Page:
Let's take a quick look at Lamborghini's history for a moment, and its first sport ute, the LM002 -- aka the Rambo Lambo. It was a military truck that was produced between 1986 and 1993, and some production LM002s were allocated to civilians. An Italian parallel to the Humvee, if you will -- and there was a physical resemblance to the Humvee, too. So, anyone bemoaning that Lamborghini is selling out by making an SUV is just wrong. It's not only the automotive press pointing out the ties to the Rambo Lambo, either. Lamborghini is quick to assert the Urus' street cred, pointing out that the LM002 marked the creation of the super-luxury sport utility vehicle class [source: Lamborghini].

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Relax a bit, though, because while the LM002 was a bit rough and tumble, the Urus is a lot more modern. If the concept car is an indication (and it should be) the Urus will definitely have the look and the feel of a Lamborghini. "Powerful, but not bulky" is Lamborghini's description of the vehicle's profile. Rest assured that Lamborghini will make sure its new high-priced SUV will be loaded with the same kind of amenities as its more established high-priced sports cars. The Urus offers seating for four people, which, to be fair, is a little below average for a sport utility vehicle; however, that's above average for a typical Lamborghini. Since Lamborghinis are mainly designed to please the driver (who, presumably, is also the buyer) and maybe to show off a little, a great deal of attention has been given to the cabin design. The interior of the Urus features a lot of carbon fiber, and the driver can use paddle shifters to improve the driving experience. There are also rear-view cameras in place of side-view mirrors to enhance safety, which is a feature common on upscale cars, but hasn't really been a priority on super-elite sports-oriented vehicles, so far.

Driving dynamics are the wild card, though. Not since the Rambo Lambo has anyone really experienced the sensation of a Lamborghini supercar from an elevated ride height. The Urus hunkers low (at least, low for an SUV) over 24-inch wheels and features a permanent all-wheel-drive system. The low (but high for a Lamborghini) ground clearance might even be a benefit -- plenty of surface-skimming Lamborghinis are sold in areas where the roads are perfectly smooth. However, it's a bit risky to drive a Lambo or any other exotic car over even slightly bumpy terrain. The Urus boasts variable aerodynamics and adjustable ground clearance. So, the Urus solves the problem of how to physically handle a car in an emerging global market, even if it's a problem that wasn't really being asked.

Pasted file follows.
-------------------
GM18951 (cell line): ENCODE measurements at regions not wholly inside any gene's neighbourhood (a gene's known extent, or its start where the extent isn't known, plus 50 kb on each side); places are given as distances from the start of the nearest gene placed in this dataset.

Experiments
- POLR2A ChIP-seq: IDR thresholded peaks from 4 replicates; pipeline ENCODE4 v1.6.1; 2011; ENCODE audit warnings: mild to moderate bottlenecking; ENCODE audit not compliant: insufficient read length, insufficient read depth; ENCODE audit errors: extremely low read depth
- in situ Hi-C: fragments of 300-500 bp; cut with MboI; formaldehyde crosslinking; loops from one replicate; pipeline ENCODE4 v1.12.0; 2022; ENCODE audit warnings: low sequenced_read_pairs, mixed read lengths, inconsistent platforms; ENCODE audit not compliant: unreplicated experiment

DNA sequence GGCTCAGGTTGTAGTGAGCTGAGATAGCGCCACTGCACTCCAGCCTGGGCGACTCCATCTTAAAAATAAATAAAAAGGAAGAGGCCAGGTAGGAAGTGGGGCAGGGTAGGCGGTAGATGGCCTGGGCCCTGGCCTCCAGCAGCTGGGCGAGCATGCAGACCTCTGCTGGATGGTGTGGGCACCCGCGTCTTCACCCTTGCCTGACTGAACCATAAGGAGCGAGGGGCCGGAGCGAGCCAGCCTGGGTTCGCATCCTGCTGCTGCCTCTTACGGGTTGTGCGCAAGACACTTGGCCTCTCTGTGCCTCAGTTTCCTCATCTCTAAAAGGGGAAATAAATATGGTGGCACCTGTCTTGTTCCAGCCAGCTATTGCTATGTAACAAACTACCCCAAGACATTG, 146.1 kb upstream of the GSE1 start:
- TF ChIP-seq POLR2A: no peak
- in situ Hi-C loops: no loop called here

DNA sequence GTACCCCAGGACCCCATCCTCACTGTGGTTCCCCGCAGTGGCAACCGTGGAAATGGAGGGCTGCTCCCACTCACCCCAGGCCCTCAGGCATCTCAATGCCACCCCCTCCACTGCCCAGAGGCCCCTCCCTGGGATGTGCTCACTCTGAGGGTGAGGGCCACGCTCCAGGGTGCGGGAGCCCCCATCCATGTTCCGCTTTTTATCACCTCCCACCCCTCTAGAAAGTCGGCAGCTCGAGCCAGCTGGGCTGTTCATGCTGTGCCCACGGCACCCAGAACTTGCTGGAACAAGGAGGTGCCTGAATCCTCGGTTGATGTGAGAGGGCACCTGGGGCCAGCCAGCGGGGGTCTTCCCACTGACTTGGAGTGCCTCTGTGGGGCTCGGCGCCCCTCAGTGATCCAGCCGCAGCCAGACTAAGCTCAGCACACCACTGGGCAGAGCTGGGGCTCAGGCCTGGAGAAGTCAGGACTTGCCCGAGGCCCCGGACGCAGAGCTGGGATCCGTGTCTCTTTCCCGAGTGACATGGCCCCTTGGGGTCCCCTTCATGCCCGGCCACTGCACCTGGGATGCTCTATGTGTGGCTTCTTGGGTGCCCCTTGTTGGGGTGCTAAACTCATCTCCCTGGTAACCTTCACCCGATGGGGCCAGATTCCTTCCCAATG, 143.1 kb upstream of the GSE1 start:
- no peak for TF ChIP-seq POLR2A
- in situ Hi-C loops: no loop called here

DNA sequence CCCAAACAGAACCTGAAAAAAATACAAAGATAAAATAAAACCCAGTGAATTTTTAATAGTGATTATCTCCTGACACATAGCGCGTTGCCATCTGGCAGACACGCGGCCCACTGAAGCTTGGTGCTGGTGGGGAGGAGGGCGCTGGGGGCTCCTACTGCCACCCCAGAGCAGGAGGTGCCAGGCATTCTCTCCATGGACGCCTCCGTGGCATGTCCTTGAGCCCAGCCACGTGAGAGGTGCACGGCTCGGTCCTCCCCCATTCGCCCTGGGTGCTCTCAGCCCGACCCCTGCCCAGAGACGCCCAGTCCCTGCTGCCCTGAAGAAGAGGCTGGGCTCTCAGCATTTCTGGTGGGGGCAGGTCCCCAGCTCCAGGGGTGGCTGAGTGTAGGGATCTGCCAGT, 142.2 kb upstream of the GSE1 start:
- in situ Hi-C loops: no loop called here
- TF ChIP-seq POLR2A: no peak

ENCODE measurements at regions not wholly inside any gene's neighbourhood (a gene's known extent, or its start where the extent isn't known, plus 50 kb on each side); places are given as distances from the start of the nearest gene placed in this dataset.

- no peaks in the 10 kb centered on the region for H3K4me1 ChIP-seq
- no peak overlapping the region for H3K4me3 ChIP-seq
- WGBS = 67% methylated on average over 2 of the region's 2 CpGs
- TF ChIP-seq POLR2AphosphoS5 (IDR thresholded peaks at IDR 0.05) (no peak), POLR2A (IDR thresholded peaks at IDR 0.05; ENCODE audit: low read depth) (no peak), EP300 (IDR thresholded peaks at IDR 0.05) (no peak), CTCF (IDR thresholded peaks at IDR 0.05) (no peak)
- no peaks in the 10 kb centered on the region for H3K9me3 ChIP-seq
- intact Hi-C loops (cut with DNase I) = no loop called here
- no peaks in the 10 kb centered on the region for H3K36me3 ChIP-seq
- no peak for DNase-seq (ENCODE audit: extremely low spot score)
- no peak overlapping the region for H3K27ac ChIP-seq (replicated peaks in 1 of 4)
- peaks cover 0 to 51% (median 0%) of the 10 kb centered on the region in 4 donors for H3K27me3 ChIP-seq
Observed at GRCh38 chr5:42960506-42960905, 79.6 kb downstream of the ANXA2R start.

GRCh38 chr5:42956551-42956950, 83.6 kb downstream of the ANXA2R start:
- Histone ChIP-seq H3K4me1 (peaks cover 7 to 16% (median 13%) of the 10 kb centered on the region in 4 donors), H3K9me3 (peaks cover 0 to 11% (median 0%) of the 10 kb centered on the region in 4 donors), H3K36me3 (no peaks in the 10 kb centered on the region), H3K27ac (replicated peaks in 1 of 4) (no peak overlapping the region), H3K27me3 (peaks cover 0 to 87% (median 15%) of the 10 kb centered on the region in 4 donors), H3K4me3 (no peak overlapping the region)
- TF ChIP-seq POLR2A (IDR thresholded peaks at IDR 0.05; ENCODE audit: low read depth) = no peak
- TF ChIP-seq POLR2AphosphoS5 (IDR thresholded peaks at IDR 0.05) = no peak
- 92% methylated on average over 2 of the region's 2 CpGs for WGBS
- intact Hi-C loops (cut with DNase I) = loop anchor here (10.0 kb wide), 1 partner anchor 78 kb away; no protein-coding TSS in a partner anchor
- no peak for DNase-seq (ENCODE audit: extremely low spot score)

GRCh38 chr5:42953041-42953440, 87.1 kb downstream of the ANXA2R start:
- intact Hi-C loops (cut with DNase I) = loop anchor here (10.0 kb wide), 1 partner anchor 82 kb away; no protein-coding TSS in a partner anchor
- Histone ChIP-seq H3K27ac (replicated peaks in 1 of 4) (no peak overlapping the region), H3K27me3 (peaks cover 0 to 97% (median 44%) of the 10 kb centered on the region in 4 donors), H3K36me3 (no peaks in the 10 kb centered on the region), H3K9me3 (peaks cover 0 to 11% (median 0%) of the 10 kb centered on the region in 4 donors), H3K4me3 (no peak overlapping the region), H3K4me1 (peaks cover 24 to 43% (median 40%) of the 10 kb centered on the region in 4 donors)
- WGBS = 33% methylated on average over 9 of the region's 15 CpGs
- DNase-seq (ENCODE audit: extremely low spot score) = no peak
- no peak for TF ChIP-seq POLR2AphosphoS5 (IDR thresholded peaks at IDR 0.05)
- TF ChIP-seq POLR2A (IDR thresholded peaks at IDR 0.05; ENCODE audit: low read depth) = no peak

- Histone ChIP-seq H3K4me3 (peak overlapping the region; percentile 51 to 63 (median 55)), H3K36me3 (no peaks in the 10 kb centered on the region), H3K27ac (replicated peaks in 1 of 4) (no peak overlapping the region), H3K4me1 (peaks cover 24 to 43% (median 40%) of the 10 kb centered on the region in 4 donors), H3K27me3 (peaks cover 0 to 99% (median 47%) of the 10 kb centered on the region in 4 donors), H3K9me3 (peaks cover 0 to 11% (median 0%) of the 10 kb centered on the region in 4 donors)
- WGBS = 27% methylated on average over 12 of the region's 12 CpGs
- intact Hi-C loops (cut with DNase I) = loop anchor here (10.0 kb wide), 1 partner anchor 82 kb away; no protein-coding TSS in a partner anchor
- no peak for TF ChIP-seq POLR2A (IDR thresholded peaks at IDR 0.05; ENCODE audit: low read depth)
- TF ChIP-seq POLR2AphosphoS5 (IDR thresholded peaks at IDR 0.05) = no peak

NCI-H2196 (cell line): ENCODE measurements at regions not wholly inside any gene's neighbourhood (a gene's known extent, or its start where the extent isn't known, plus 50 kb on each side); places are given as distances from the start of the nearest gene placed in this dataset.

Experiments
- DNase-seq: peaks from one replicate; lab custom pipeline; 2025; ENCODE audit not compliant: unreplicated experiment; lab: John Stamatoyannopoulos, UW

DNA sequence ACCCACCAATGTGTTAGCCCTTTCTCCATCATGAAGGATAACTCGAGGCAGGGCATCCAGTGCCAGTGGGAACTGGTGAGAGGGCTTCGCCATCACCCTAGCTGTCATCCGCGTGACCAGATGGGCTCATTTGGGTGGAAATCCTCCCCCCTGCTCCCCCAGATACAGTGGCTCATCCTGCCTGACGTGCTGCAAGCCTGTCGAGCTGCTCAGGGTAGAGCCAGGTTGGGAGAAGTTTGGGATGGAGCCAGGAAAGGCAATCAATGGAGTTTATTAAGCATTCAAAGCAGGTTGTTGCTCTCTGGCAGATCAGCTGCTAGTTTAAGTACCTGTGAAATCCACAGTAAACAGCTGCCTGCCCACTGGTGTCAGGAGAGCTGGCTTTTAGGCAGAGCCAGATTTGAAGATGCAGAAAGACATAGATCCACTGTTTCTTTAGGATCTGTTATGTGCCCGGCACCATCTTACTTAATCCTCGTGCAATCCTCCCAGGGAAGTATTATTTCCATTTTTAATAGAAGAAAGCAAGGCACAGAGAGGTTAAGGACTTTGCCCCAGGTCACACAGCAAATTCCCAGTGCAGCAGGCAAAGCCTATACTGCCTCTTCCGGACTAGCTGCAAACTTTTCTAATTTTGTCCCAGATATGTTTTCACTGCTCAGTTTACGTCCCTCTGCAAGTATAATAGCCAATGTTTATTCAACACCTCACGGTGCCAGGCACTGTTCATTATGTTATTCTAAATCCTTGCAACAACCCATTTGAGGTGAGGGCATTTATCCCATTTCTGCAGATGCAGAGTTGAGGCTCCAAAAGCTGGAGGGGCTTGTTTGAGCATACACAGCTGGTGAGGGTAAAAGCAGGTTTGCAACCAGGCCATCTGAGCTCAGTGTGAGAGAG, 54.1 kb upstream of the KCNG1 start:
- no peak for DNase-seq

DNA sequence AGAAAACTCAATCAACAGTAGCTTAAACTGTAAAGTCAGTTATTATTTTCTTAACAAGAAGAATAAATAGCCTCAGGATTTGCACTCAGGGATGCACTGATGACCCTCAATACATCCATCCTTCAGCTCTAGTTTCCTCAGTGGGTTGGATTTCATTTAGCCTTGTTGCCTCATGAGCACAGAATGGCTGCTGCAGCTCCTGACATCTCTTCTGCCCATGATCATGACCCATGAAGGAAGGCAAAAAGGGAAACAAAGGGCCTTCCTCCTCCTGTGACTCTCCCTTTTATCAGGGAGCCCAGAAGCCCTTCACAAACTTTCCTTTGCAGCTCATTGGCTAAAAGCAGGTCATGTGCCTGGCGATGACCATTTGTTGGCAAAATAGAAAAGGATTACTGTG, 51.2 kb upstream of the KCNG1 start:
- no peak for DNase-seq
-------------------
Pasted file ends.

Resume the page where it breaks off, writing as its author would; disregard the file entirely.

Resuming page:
The all-new Lamborghini Urus
The all-new Lamborghini Urus
(Courtesy of Automobili Lamborghini S.p.A.)

At this time, actual mechanical information about the Lamborghini Urus is being closely guarded by Lamborghini, although the Beijing concept launch revealed that the Urus would have about 600-horsepower. This benchmark could have changed between the concept reveal in 2012 and the production announcement in 2014, and it can also change anytime up until the vehicle actually begins production in 2017. However, the less Lamborghini reveals, the more people are likely to speculate. First and foremost, what kind of engine could power such a beast? A lot of other sport utility vehicles are offered with a choice of drivetrains, but Lamborghini vehicles are typically produced in such relatively low quantities that, even though the vehicles are seemingly endlessly customizable (in terms of exterior finishes, leather upholstery colors and stitching, and the like) engines tend to be a one-size-fits-all deal, or, if there are options, they are few. With that in mind, a gasoline-powered V-10 engine seems to be the most likely powerplant for the Urus based on Lamborghini's recent engineering developments and the few teaser specs, like the 600-horsepower, the Italian automaker has already revealed [source: Johnson]. However, Lamborghini representatives have stated that the brand strives to achieve best-in-class carbon dioxide emissions for the Urus, meaning the Urus will pollute less than the handful of other premium SUVs on the road. That stated goal might be at odds with the speculated V-10 engine -- but only time will tell. And as far as mechanical details go, that's all that's on the table, so far.